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Fecal culture

A fecal culture is a lab test to find organisms in the stool (feces) that can cause gastrointestinal symptoms and disease.

How the Test is Performed

A stool sample is needed.

There are many ways to collect the sample.

You can collect the sample:

  • On plastic wrap. Place the wrap loosely over the toilet bowl so that it is held in place by the toilet seat. Put the sample in a clean container given to you by your health care provider.
  • In a test kit that supplies a special toilet tissue. Put it in a clean container given to you by your provider.

Do not mix urine, water, or toilet tissue with the sample.

For children wearing diapers:

  • Line the diaper with plastic wrap.
  • Position the plastic wrap so that it will prevent urine and stool from mixing. This will provide a better sample.

Return the sample to the laboratory as soon as possible. Do not include toilet paper or urine in the specimen.

In the lab, a technician places a sample of the specimen in a special dish. The dish is then filled with a gel that boosts the growth of bacteria or other germs. If there is growth, the germs are identified. The lab technician may also do more tests to determine the best treatment.

How to Prepare for the Test

You will get a collection container for the stool specimen.

How the Test will Feel

There is no discomfort.

Why the Test is Performed

The test is performed when your health care provider suspects that you may have a gastrointestinal infection. It may be done if you have severe diarrhea that does not go away or that keeps coming back.

Normal Results

There are no abnormal bacteria or other organisms in the sample.

Talk to your provider about the meaning of your specific test results.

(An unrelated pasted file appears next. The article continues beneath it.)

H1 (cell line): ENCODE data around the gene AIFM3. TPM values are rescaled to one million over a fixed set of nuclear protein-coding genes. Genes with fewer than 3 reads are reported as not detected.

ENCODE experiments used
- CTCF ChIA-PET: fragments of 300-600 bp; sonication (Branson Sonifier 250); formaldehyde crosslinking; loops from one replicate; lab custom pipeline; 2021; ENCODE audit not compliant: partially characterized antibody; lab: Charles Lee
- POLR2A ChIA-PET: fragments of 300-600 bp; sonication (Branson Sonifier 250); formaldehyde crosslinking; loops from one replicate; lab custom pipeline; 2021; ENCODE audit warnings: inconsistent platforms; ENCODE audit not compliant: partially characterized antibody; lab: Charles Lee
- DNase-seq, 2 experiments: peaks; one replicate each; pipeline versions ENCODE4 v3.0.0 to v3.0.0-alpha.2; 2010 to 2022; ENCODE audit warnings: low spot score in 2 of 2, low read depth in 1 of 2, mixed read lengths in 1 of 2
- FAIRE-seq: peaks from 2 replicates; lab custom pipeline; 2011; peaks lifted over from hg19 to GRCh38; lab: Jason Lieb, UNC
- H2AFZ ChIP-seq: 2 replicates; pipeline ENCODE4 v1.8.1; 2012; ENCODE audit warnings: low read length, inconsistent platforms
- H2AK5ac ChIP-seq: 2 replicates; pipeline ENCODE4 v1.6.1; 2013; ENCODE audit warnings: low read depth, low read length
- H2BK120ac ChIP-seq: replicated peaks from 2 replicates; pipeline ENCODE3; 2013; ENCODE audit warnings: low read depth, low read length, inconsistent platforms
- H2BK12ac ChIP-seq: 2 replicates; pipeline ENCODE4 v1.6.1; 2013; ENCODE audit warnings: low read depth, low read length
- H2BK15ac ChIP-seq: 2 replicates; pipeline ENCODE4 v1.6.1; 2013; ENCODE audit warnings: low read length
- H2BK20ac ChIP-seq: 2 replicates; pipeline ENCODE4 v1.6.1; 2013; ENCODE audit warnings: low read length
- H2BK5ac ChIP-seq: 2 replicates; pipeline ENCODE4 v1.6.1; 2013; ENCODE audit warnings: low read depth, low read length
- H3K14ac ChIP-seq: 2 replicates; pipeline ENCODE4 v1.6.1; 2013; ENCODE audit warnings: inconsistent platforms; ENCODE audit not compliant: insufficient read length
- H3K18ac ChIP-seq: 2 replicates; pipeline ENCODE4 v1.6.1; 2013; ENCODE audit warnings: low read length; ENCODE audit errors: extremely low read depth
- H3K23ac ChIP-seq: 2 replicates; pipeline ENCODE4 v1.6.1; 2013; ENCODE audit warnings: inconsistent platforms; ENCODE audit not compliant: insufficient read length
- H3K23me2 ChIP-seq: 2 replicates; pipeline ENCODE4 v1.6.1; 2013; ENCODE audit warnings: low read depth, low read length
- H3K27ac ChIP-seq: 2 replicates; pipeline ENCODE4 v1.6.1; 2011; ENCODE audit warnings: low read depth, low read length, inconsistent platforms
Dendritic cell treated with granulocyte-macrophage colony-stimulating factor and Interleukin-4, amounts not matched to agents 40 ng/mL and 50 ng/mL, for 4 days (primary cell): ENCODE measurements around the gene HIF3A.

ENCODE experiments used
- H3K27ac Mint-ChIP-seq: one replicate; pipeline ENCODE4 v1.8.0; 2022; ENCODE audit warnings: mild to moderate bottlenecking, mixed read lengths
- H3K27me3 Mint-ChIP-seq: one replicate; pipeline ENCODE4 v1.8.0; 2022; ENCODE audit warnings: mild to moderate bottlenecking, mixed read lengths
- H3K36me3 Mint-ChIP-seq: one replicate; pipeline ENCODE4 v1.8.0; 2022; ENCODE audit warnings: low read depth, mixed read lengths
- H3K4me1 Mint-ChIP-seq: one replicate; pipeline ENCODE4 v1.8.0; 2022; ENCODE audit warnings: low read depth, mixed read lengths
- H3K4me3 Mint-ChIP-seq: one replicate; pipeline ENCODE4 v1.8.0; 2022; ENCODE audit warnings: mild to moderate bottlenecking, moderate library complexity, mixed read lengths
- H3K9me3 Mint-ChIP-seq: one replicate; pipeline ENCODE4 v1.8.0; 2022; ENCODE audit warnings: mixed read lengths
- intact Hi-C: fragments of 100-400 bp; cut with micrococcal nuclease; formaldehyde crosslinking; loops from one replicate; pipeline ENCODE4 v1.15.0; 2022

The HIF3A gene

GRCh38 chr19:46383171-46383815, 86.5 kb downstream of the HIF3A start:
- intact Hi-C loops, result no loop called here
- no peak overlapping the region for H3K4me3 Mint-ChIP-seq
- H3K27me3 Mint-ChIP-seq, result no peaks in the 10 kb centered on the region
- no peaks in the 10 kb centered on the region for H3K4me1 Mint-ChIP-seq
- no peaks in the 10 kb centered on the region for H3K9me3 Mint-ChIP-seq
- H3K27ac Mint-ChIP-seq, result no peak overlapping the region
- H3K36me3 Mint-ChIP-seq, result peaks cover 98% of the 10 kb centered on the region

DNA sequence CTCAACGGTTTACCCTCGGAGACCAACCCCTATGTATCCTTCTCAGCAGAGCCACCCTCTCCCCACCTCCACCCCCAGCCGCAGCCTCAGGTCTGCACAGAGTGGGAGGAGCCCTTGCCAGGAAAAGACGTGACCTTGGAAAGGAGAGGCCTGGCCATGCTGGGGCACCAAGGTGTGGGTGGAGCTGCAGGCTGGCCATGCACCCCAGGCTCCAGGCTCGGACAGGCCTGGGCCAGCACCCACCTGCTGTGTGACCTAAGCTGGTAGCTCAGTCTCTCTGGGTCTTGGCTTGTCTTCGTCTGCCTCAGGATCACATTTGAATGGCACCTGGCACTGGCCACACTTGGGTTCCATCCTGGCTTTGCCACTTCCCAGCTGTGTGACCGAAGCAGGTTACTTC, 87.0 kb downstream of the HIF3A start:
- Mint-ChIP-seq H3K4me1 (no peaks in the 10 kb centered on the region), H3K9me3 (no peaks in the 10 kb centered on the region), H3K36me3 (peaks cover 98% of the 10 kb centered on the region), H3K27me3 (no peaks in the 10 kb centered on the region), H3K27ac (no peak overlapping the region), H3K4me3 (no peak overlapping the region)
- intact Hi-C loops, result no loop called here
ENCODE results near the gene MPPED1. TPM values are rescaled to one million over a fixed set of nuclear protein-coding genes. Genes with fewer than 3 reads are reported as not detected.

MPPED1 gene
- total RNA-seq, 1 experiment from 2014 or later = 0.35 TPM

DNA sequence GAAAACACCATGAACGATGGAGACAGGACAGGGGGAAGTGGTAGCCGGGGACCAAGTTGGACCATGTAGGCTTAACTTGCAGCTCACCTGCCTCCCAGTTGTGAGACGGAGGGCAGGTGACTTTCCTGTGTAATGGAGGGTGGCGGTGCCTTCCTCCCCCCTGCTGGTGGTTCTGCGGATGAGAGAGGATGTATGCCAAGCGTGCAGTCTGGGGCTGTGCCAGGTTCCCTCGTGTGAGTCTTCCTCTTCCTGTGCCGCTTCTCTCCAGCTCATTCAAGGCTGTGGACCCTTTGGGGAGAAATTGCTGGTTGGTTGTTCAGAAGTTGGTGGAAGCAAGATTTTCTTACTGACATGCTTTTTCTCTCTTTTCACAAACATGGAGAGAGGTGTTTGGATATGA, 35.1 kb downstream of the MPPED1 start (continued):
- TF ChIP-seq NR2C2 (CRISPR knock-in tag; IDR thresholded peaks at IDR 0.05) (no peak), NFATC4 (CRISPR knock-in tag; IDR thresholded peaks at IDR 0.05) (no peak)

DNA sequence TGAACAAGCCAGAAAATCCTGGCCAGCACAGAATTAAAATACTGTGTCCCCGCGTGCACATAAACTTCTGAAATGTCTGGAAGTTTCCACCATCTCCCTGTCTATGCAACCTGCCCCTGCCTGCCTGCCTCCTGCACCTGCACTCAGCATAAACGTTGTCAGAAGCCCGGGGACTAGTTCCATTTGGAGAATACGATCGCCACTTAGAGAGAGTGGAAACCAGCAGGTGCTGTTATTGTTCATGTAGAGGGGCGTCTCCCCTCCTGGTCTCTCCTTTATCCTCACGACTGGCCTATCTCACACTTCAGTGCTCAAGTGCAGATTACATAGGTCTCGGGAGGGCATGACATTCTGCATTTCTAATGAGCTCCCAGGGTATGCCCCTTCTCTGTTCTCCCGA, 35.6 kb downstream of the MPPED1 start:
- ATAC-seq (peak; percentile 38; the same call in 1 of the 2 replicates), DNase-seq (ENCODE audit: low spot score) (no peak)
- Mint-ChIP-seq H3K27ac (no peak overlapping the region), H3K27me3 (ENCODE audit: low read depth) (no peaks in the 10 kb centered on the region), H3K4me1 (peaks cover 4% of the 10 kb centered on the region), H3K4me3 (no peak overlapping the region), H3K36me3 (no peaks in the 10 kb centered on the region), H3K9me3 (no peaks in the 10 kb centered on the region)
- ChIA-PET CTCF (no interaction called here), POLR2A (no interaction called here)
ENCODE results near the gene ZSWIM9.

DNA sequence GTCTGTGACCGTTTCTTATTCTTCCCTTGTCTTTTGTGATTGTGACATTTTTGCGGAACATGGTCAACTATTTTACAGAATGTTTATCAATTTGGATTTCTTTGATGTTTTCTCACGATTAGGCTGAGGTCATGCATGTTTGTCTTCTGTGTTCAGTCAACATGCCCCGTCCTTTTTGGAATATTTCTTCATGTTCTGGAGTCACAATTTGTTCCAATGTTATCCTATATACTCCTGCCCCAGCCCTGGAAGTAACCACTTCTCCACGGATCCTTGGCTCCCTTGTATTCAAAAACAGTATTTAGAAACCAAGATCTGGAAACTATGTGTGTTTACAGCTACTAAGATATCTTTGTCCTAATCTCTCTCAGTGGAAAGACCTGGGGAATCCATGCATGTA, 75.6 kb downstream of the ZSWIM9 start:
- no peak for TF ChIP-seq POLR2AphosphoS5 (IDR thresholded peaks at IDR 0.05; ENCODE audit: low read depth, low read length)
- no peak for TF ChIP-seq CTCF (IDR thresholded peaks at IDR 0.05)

What Abnormal Results Mean

Abnormal results may mean you have an intestinal infection.

Risks

There are no risks.

Considerations

Often other stool tests are done in addition to the culture, such as:

Alternative Names

Stool culture; Culture - stool; Gastroenteritis fecal culture

References

Beavis, KG, Charnot-Katsikas, A. Specimen collection and handling for diagnosis of infectious diseases. In: McPherson RA, Pincus MR, eds. Henry's Clinical Diagnosis and Management by Laboratory Methods. 23rd ed. Philadelphia, PA: Elsevier; 2017:chap 64.

DuPont HL. Approach to the patient with suspected enteric infection. In: Goldman L, Schafer AI, eds. Goldman's Cecil Medicine. 25thed. Philadelphia, PA: Elsevier Saunders; 2016:chap 283.

Haines CF, Sears CL. Infectious enteritis and proctocolitis. In: Feldman M, Friedman LS, Brandt LJ, eds. Sleisenger and Fordtran's Gastrointestinal and Liver Disease. 10th ed. Philadelphia, PA: Elsevier Saunders; 2016:chap 110.

Hall GS, Woods GL. Medical bacteriology. In: McPherson RA, Pincus MR, eds. Henry's Clinical Diagnosis and Management by Laboratory Methods. 23rd ed. Philadelphia, PA: Elsevier; 2017:chap 58.

Semrad CE. Approach to the patient with diarrhea and malabsorption. In: Goldman L, Schafer AI, eds. Goldman's Cecil Medicine. 25thed. Philadelphia, PA: Elsevier Saunders; 2016:chap 140.

Siddiqi HA, Salwen MJ, Shaikh MF. Laboratory diagnosis of gastrintestinal and pancreatic disorders. In: McPherson RA, Pincus MR, eds. Henry's Clinical Diagnosis and Management by Laboratory Methods. 23rd ed. Philadelphia, PA: Elsevier; 2017:chap 22.

Review Date 5/11/2016

Updated by: Subodh K. Lal, MD, gastroenterologist with Gastrointestinal Specialists of Georgia, Austell, GA. Review provided by VeriMed Healthcare Network. Also reviewed by David Zieve, MD, MHA, Isla Ogilvie, PhD, and the A.D.A.M. Editorial team.

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